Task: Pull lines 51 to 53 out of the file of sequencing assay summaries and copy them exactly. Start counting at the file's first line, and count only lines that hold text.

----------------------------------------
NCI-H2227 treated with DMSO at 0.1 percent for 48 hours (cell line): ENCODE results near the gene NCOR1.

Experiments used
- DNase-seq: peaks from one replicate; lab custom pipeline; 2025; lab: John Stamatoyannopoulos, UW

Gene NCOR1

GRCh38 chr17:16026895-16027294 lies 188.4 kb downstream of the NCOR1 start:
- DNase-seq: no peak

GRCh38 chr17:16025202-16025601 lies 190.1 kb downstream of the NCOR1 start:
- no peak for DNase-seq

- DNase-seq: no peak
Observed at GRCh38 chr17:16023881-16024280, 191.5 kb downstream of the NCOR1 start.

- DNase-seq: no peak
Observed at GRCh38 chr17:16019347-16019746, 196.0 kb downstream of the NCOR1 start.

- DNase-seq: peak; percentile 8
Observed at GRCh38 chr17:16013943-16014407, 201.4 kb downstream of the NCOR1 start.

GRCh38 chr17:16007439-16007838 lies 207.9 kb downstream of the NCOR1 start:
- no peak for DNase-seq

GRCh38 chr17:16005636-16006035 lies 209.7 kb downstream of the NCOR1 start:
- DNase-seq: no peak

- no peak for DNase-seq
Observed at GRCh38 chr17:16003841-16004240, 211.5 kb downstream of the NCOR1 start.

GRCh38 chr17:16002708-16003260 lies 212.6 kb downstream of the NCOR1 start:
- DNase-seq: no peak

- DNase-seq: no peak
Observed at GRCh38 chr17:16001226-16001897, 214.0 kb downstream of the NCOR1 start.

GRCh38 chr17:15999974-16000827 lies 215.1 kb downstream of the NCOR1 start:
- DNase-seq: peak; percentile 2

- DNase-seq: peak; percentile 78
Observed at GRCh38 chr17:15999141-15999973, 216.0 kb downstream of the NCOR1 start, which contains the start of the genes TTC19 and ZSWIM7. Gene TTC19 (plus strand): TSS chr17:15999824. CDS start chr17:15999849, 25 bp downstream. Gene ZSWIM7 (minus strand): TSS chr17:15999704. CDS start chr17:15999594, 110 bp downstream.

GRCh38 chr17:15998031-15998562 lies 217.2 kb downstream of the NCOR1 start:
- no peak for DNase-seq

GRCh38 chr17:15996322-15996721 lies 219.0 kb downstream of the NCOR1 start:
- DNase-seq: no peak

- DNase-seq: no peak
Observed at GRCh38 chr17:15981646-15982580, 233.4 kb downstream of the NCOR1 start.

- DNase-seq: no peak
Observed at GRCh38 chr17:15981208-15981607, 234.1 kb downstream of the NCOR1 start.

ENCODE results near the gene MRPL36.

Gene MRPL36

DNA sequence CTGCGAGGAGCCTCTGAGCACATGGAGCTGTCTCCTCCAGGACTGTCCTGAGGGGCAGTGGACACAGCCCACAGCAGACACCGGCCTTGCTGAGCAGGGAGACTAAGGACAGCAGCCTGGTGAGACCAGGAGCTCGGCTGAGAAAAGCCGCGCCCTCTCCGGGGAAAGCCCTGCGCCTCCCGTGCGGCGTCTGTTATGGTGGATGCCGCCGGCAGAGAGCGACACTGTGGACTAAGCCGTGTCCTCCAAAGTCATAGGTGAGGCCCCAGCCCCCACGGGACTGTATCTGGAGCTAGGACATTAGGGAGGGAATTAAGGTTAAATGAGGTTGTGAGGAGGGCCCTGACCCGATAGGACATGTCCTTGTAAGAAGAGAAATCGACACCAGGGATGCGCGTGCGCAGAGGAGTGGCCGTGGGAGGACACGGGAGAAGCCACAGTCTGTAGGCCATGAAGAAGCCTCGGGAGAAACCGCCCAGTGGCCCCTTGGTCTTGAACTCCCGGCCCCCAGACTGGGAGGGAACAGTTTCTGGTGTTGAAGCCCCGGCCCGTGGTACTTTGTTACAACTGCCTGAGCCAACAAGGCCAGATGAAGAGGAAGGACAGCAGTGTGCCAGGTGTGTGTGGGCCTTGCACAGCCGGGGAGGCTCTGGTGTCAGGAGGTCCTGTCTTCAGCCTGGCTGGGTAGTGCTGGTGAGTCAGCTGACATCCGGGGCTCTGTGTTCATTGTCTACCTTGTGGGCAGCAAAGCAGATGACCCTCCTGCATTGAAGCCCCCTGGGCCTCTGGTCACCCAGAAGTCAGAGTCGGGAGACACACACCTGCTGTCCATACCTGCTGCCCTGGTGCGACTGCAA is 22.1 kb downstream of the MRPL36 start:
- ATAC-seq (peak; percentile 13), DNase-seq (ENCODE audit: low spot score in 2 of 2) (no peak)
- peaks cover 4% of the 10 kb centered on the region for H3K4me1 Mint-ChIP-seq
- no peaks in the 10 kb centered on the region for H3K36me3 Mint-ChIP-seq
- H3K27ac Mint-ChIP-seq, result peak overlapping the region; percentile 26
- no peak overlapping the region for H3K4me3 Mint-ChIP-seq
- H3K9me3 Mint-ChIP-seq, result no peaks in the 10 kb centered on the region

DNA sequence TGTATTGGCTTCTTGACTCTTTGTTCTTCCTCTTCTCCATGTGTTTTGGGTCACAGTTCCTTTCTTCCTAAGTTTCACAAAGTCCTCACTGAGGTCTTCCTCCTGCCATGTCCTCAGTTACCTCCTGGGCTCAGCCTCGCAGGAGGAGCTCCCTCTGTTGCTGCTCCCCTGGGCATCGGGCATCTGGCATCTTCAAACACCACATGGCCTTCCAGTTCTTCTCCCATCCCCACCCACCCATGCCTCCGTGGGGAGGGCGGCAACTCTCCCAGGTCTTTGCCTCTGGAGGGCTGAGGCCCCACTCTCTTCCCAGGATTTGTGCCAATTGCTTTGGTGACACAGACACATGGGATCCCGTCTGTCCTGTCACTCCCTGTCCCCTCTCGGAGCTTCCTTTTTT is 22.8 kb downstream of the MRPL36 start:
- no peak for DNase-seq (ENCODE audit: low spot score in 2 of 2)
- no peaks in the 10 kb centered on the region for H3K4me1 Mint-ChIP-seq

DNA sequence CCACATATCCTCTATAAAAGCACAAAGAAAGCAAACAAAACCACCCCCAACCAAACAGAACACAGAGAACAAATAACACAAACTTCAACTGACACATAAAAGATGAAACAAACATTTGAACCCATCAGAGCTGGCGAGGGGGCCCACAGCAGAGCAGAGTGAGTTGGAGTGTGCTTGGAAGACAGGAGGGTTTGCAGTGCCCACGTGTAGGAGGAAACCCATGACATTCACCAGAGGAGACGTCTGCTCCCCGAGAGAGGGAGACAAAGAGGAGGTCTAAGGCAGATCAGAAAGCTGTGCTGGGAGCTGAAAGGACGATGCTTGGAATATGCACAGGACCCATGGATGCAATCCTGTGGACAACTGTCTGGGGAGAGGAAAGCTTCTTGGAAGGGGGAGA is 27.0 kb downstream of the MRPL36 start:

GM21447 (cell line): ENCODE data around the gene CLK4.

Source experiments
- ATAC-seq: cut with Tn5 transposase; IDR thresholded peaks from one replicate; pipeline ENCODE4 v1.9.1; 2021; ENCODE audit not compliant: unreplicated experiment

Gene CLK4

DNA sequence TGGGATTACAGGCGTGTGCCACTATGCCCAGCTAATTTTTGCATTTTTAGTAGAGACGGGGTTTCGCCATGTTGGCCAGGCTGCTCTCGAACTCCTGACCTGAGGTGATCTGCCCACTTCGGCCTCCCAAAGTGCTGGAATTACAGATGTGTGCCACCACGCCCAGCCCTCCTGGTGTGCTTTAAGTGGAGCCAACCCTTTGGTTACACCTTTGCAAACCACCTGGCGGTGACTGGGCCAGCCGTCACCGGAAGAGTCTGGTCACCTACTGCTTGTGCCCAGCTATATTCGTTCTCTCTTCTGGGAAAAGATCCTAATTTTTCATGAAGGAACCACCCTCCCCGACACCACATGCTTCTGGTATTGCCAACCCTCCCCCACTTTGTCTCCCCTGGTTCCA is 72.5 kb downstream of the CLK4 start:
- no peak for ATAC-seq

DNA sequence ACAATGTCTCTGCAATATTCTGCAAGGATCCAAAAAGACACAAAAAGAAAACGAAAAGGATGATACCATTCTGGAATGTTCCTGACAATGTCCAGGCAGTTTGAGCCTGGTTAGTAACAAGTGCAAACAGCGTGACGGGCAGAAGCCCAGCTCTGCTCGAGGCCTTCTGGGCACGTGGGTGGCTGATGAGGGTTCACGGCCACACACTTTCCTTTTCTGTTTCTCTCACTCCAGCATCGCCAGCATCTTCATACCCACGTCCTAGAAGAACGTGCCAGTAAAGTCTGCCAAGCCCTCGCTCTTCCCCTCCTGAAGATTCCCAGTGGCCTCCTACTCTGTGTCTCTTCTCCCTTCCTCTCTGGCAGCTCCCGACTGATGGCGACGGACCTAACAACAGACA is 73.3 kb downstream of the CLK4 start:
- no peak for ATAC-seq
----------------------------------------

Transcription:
Source experiments
- ATAC-seq: cut with Tn5 transposase; IDR thresholded peaks from one replicate; pipeline ENCODE4 v1.9.1; 2021; ENCODE audit not compliant: unreplicated experiment

Gene CLK4